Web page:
laurence.horn at YALE.EDU
Thu Dec 7 04:04:49 UTC 2000
At 9:55 AM -0500 12/7/00, Thomas Paikeday wrote:
>Why not "a dozen of eggs"? I think the same rule as in "12 of eggs"
>applies here. But I leave it to professional linguists to give a
I think these are different, at least historically. "a dozen" and "a
couple" were originally nominals taking complements, and the former
still is in its source language, French, while numbers were never
primarily nominals/substantives (leaving aside the 4 of spades,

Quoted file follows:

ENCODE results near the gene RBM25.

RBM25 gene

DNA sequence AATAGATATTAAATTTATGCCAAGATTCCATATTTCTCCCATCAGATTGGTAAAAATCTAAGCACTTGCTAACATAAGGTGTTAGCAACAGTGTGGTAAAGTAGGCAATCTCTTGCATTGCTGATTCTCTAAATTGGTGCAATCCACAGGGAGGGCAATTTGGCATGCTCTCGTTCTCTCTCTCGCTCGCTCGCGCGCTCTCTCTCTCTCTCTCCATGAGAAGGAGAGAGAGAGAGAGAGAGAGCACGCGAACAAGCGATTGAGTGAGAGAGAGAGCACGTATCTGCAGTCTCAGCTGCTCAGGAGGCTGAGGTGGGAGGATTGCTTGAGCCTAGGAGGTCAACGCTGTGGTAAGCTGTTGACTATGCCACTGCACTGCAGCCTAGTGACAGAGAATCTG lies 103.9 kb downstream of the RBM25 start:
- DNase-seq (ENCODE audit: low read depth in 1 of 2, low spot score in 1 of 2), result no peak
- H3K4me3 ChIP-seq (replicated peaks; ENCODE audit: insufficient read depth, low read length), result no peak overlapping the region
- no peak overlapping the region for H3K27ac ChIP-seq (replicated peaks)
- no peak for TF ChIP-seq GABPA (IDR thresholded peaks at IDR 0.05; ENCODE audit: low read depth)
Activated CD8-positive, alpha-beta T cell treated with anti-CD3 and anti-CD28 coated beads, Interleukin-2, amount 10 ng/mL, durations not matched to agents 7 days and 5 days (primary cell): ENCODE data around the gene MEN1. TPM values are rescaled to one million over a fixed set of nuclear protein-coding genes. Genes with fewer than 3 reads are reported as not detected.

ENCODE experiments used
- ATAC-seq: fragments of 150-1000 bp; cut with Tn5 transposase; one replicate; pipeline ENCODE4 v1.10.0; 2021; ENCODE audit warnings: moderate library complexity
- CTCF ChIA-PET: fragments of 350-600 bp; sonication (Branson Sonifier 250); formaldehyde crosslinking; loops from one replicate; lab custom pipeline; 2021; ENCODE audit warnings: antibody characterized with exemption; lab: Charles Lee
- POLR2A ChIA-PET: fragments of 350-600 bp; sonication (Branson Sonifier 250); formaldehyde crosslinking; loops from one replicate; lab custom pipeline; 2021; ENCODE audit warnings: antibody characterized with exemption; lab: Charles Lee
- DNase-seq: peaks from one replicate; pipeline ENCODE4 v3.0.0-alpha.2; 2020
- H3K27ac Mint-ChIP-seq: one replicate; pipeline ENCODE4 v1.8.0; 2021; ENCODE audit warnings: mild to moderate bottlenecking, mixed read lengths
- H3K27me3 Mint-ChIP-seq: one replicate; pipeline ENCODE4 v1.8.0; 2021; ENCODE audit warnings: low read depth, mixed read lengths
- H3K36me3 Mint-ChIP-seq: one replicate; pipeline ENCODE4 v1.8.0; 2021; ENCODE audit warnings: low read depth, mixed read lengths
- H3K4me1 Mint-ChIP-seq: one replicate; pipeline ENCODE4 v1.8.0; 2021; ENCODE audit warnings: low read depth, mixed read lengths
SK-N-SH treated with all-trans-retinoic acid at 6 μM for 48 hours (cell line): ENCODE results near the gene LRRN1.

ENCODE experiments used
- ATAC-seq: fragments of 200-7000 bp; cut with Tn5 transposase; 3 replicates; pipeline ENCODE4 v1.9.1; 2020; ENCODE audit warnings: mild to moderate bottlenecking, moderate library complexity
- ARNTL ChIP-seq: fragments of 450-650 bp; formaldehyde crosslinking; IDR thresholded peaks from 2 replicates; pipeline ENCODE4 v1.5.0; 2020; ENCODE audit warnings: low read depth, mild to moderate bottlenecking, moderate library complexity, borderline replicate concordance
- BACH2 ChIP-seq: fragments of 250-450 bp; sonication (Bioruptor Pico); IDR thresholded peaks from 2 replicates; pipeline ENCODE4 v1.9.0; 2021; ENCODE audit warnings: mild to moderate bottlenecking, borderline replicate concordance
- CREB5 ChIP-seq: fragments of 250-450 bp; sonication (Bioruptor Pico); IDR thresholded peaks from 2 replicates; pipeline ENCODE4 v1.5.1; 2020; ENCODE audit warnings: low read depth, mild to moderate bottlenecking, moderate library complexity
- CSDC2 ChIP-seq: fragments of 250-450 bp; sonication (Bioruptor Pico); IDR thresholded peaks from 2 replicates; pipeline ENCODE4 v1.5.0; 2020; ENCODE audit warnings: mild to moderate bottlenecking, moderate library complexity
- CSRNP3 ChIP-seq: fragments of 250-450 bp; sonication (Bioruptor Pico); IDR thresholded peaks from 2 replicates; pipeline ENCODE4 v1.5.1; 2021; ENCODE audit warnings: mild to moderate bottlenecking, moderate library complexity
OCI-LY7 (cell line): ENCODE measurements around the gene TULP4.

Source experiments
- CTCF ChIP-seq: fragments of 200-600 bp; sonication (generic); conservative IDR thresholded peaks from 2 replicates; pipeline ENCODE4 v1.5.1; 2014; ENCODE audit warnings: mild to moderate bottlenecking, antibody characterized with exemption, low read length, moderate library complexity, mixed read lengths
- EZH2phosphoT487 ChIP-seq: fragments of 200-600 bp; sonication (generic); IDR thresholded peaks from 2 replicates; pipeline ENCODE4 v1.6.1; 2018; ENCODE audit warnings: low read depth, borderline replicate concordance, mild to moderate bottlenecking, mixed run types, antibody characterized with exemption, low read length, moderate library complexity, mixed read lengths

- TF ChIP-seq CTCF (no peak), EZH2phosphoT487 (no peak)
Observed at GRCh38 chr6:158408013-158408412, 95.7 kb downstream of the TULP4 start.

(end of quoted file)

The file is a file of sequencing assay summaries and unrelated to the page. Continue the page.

etc.). The fact that "a couple of Xs", not to mention "a lot of Xs"
(where again "lotta" is standard colloquial), always determines
plural agreement indicates that it's no longer the head of the NP but
a sorta predeterminer, but it did start out as [dozen [of eggs]],
like [couple [of horses]]. The OED makes it clear that the earlier
uses of the former did indeed have this form--while also revealing a
much more understanding attitude toward the cardinality of "dozen"
than it does toward "couple":
'Originally as a sb., followed by "of", but often with ellipsis of
"of", and thus, in singular = twelve. Also, used colloq. in pl.,
either indefinitely or hyperbolically, for any moderately large
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